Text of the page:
We say Earth is a sphere. But it’s not exactly a perfect one.
It’s an oblate spheroid that bulges at the equator and is somewhat squashed at the poles.
In fact, it bulges about 14 miles out more at the equator compared to pole-to-pole.
Because of the field of geodesy, we’ve gained a much better understanding of the shape of our planet. Let’s delve into this a little deeper.
What is an Ellipsoid in GIS?
Geodesists have adopted an ellipsoid model to determine latitude and longitude coordinates. The major axis of an ellipse is the equatorial radius. The minor axis is from the poles to the center.
Geodesists use reference ellipsoids to specify point coordinates such as latitudes (north/south), longitudes (east/west), and elevations (height).
When comparing NAD27 and NAD84, latitude and longitude coordinates can be displaced to the degree of tens of meters (with the same latitude and longitude coordinates). The image below shows an exaggerated semi-major axis and semi-minor axis.
How Do Horizontal Datums Relate to Ellipsoids?
Horizontal datums give us the capability to measure distances and directions across the surface of the earth. Most horizontal datums define a zero line at the equator from which we measure north and south (latitudes).
There is also a zero line at the Greenwich Meridian from which we measure east and west (longitudes). This standardized reference point simplifies navigation and geographic coordination, serving as a fundamental reference for global positioning and mapping systems.
Together these lines provide a reference for latitude and longitude expressed in decimal degrees. These latitudes and longitude positions (Geographic Coordinate Systems) are based on spheroid or ellipsoid surfaces that approximate the surface of the earth – a datum.
We reference all coordinates to a datum. This datum serves as a crucial baseline for establishing the accurate positions of geographic features and ensuring consistency in spatial data analysis and interpretation.
A datum describes the shape of the Earth in mathematical terms. A datum defines the radius, inverse flattening, semi-major axis, and semi-minor axis for an ellipsoid.
Here is the WGS84 datum:
- Semi-major axis: 6,378,137.0 m
- Semi-minor axis: 6,356,752.3142 m
- Inverse flattening: 298.257223563
|Name||Year||Semi-Major Axis (Equator Radius)||Semi-Minor Axis (Polar Radius)||Users|
|Clarke||1866||6,378,206.4 m||6,356,583.8 m||North America|
|International (Hayford) Ellipsoid||1924||6,378,388.0 m||6,356,911.9 m||Most of the World|
|WGS72||1972||6,378,135.0 m||6,356,750.5 m||NASA|
|GRS80||1980||6,378,137.0 m||6,356,752.3 m||Worldwide|
|WGS84||1984||6,378,137.0 m||6,356,752.3 m||Current Worldwide|
Rotational Forces Flatten the Earth
Sir Isaac Newton proposed that the Earth flattens at the poles because of rotational forces. As the Earth spins on its axis, the centrifugal force causes the Earth to bulge out at the equator. This is why the Earth is better modeled as an ellipsoid, which is a sphere slightly flattened at the poles.
In the 19th and 20th centuries, different ellipsoids were adopted in various parts of the world. Surveys were being performed on different continents. Each survey produced different ellipsoidal parameters.
For example, surveys in Australia yielded the “best” ellipsoid, which was different from South America and Asia. There wasn’t a unifying global ellipsoid. Each continental survey was isolated with its own ellipsoid parameters.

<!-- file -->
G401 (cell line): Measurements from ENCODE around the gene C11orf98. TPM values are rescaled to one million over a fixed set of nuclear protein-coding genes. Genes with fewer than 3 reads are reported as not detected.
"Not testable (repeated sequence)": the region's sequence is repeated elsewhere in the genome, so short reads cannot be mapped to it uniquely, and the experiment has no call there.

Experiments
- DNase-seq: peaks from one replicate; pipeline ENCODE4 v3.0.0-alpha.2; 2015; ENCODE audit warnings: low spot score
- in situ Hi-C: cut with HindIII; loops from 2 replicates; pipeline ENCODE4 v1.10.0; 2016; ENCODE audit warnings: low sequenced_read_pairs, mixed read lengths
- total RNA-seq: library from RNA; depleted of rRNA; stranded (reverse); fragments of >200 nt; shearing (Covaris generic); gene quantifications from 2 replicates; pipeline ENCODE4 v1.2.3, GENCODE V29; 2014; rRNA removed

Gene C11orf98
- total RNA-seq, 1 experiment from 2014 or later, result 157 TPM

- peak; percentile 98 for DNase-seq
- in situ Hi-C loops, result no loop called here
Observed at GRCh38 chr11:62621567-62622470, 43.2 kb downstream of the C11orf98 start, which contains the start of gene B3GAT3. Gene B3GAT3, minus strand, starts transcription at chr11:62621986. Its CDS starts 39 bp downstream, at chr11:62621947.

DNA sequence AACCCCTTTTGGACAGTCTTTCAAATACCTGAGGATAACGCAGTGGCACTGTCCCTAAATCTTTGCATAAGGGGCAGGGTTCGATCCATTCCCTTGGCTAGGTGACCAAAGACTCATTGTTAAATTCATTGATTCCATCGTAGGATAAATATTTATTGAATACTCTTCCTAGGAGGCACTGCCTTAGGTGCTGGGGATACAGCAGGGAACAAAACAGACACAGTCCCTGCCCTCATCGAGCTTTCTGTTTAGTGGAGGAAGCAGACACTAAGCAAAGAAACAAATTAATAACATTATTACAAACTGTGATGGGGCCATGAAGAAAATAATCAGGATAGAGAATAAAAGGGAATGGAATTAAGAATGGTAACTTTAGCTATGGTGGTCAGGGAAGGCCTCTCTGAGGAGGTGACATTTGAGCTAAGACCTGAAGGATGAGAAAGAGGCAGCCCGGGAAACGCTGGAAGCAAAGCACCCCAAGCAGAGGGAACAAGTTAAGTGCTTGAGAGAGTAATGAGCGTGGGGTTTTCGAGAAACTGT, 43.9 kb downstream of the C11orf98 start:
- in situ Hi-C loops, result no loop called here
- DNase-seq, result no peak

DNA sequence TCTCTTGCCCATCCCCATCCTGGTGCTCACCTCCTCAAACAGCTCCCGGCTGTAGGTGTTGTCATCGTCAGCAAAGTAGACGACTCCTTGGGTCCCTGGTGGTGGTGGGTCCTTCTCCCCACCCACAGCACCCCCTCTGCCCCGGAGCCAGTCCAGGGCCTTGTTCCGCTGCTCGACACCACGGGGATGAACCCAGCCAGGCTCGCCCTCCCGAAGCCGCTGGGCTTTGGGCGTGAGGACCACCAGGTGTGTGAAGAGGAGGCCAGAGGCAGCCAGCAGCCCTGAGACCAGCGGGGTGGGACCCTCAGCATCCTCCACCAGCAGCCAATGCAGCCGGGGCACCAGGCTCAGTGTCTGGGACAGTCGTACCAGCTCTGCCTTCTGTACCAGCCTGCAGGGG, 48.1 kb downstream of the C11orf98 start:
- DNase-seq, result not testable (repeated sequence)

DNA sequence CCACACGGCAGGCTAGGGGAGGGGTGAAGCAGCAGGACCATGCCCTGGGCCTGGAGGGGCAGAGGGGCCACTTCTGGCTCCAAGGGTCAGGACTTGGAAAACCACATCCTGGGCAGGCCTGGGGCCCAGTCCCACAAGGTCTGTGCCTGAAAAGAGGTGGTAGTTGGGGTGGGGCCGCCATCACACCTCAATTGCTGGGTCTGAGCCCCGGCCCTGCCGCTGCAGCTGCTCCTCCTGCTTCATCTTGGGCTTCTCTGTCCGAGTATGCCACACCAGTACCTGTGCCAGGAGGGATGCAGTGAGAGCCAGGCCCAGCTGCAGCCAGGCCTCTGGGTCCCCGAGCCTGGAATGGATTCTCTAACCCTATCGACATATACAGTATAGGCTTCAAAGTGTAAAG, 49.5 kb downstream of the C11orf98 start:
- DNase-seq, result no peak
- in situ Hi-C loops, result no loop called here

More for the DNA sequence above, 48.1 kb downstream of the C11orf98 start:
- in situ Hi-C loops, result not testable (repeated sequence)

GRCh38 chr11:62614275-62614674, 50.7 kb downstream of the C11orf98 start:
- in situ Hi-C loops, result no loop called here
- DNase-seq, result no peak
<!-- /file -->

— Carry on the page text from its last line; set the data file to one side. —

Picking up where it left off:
There was no clear way to combine these global survey measurements. There was a scarcity of survey points in specific areas and a lack of computational resources that prevented a global ellipsoid.
Fitting the Ellipsoid with the Geoid
A horizontal coordinate system gives us our latitude and longitude. On the other hand, a vertical datum is another component of your typical horizontal coordinate system.
We are on a three-dimensional planet that has ups and downs in addition to the side-to-side in a horizontal coordinate system on the surface. To handle the ups and downs, we have the vertical datum which gives a place to put zero measurements. Mean sea level is often understood as the basis for our ups and downs. This is called the geoid.
Vertical datums are lumpy and irregular. This is because of the varying densities in the Earth in different places. There are gravity anomalies such as mountainous areas having more mass.
This means that the mean sea level is not as smooth as everyone thinks it is. Geoids are not constant and they differ from place to place. They have undulations as you move around on the Earth.
The Earth is not as round as we like to pretend it is. We have lumps or undulations on them as they come back to us in the form of a geoid. The geoids put the lumps back into our nice smooth horizontal datum coordinate system.
Ellipsoid height is the most basic version of up-and-down. The ellipsoid uses the size and shape of the horizontal datum such as WGS84. It gives a smooth surface without bumps or irregularities. The geoid describes it mathematically. Therefore, we fit different Ellipsoids to approximate it such as WGS84.
The Varying Historical Accuracy of the Ellipsoid
Earth bulges out more at the equator than at the poles by about 70,000 feet. Since the beginning of the 19th century, scientists have repeatedly calculated the dimensions of the ellipsoid with considerably different accuracy.
The early attempts at measuring the ellipsoid used small amounts of data and did not represent the true shape of the Earth. In 1880, the Clarke ellipsoid was adopted as a basis for its triangulation computations.
The first geodetic datum adopted for the United States was based on the Clarke ellipsoid with its starting point in Kansas known as Meade’s Ranch… and now we have geocentric datums like WGS84 and NAD83 with their major and minor axis.